Inside Dentistry
March 2007
Volume 3, Issue 3

Efficacy of Retreatment Techniques for a Resin-Based Root Canal Obturation Material

Howard E. Strassler, DMD


Resilon/Epiphany obturation system is emerging as an alternative to gutta-percha (GP). The efficacy of retreatment techniques for Resilon removal has not been determined. The purpose of this study was to evaluate two commonly used retreatment techniques in the removal of Resilon. Sixty single-canal teeth were instrumented and obturated with either Resilon/Epiphany or GP/AH Plus. Each canal was randomly allocated to receive one of the two retreatment techniques—ProFile 0.06 rotary files combined with heat or chloroform. The time required to remove the obturation material was recorded and the cleanliness of canal walls was determined by stereomicroscope and electron microscopy. The results demonstrated that chloroform combined with rotary files was more efficient in material removal compared to heat (p < 0.05). Resilon was faster to remove than GP. Both techniques resulted in cleaner canal walls in the apical third of the teeth obturated with Resilon when compared to GP (p < 0.05).


The prognosis for retreatment of unsuccessful, endontically treated teeth by removing the filling in the root canal has depended upon the removal of the root canal filling and reinstrumenting the root canal. Gutta-percha placed with sealers has been the standard of care in the treatment of the root canal even though it has properties that may compromise the success of endodontic therapy, including: poor sealing ability unless used with sealers; risk of leakage when the coronal seal has been compromised; and obturation of the root canal that provides no mechanical benefits to the root. One advantage of gutta-percha that has contributed to its continued use is that removing it from the root canal during retreatment is not difficult. The introduction of the R/E system has provided the endodontist and general dentist with a potentially superior root canal filling system that will provide sealing of the root canal with root reinforcement. One concern often expressed by clinicians is that when non-surgical retreatment of an endodontically treated tooth is indicated, will it be difficult to remove the R/E thermoplastic synthetic resin polymer. Non-surgical retreatment of the root canal can be accomplished with hand instruments, rotary endodontic files and reamers, heat, and chemicals to remove the gutta-percha and sealer, and to clean and shape the root canal. These procedures are effective and clinically predictable. Previous to this study, methods for removing R/E from the root canal had not been evaluated. The researchers of this study compared the removal of R/E to the removal of gutta-percha with ProFile 0.06 rotary files combined with either heat or chloroform. They found that both treatment methods removed the R/E in the root canal within 5 minutes. This retreatment technique took significantly less time when compared to similar techniques using gutta-percha. The ProFile with chloroform technique was the superior technique for root canal filling retreatment with R/E. Also, with both retreatment techniques the authors were able to demonstrate, with the use of microscopy, that the apical walls of the root canal were cleaner after the removal of R/E.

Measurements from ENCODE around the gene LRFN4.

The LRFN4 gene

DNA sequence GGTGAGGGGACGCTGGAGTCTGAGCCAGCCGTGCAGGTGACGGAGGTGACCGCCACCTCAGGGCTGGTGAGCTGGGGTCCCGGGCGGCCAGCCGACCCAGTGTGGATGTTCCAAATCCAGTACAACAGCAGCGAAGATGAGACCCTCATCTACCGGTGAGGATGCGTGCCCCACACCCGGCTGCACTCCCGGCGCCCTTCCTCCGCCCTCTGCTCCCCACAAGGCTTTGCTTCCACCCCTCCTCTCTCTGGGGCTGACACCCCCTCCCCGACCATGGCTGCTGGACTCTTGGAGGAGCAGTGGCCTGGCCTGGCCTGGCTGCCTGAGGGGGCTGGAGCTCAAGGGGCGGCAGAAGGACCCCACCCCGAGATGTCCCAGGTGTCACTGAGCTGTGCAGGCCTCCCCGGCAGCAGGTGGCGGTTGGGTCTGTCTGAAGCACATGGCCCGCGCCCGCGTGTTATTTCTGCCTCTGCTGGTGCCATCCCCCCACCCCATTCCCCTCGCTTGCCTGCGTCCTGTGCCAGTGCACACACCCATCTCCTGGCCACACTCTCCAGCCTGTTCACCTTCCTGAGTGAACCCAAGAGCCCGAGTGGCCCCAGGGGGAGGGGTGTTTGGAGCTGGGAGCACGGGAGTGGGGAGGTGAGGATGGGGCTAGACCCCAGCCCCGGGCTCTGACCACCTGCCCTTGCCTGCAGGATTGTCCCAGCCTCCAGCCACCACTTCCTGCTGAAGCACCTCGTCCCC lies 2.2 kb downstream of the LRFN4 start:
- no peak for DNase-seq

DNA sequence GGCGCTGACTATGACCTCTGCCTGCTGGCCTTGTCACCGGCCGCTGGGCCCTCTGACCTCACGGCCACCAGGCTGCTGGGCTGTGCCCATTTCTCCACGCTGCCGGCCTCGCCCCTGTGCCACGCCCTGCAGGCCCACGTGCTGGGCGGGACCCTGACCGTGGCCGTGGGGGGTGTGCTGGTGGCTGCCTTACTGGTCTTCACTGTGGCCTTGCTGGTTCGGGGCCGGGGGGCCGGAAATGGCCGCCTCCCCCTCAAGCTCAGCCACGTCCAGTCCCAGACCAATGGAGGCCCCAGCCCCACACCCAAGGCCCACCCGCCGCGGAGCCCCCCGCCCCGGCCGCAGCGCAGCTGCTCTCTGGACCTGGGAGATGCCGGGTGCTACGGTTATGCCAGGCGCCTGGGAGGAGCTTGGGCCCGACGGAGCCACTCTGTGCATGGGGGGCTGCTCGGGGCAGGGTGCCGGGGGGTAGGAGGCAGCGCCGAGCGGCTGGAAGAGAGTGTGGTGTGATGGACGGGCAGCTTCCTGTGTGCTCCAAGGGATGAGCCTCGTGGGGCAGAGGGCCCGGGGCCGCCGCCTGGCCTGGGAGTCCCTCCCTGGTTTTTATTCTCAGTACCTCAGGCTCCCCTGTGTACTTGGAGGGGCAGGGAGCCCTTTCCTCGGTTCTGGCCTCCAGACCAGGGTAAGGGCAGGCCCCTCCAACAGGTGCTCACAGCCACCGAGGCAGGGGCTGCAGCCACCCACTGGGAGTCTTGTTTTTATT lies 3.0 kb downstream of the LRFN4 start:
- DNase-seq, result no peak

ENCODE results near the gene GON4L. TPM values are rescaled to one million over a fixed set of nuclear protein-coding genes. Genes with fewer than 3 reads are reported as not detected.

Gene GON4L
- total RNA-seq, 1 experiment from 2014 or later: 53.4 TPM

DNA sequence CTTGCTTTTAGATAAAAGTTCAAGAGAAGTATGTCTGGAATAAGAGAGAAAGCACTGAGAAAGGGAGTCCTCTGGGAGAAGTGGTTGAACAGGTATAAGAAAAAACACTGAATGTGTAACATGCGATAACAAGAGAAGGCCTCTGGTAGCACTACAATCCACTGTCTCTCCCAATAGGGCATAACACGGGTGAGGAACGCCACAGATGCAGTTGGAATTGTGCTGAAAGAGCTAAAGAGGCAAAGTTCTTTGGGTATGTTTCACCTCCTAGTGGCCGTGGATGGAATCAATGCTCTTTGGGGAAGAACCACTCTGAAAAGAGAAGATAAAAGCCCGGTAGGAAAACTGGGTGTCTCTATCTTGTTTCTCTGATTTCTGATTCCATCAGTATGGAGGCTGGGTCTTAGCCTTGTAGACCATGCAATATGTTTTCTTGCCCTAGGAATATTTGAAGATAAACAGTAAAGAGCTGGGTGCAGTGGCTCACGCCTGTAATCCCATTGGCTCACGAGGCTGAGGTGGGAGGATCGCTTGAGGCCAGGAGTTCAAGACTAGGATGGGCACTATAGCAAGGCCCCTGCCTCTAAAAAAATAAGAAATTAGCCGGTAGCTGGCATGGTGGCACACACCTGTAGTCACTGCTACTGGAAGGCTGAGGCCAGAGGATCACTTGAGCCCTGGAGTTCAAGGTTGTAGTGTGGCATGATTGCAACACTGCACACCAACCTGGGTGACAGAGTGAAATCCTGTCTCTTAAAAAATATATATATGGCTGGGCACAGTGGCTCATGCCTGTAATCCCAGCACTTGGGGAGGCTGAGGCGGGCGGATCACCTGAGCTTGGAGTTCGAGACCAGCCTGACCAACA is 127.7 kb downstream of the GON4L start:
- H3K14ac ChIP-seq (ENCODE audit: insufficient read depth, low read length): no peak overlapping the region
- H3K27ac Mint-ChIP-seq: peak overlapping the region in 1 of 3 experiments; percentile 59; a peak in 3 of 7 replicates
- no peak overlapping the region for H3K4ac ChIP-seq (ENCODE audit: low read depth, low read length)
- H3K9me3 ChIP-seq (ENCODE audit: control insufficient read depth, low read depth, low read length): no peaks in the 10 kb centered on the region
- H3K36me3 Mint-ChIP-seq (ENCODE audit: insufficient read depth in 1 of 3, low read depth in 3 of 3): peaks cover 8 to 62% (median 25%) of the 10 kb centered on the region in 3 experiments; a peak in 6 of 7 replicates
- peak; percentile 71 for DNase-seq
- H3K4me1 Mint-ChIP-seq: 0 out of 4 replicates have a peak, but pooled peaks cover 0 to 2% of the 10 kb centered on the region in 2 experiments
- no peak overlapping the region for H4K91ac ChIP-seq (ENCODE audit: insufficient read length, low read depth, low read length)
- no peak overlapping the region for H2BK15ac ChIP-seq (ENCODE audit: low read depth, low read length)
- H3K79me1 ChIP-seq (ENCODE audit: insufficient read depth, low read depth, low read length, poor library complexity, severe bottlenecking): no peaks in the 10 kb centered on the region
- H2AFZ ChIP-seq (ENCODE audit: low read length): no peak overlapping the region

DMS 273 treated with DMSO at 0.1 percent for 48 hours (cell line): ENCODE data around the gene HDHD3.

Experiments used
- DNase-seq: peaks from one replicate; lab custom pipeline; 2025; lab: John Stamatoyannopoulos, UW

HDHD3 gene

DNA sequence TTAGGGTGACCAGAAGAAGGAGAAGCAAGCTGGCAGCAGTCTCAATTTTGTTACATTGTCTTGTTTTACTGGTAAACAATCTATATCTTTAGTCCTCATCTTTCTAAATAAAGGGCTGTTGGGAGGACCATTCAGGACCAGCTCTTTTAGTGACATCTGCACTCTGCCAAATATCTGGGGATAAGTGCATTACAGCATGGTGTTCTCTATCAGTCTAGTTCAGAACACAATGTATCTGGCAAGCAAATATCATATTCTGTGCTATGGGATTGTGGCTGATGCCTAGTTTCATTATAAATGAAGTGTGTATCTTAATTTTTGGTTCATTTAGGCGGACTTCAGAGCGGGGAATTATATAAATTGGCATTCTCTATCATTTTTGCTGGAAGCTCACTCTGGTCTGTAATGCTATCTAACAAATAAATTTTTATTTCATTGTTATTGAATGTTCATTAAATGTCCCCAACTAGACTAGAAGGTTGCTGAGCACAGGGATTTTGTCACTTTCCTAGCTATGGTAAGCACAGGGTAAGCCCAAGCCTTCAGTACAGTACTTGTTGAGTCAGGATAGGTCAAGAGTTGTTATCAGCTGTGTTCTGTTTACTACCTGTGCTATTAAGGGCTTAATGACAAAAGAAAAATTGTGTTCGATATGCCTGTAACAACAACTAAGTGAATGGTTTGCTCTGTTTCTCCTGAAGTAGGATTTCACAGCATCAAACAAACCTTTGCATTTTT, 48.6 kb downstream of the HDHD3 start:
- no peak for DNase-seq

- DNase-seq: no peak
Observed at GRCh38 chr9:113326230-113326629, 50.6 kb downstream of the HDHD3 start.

About the Author

Howard E. Strassler, DMD
Professor and Director of Operative Dentistry
Department of Endodontics, Prosthodontics and Operative Dentistry
University of Maryland Dental School, Baltimore, Maryland

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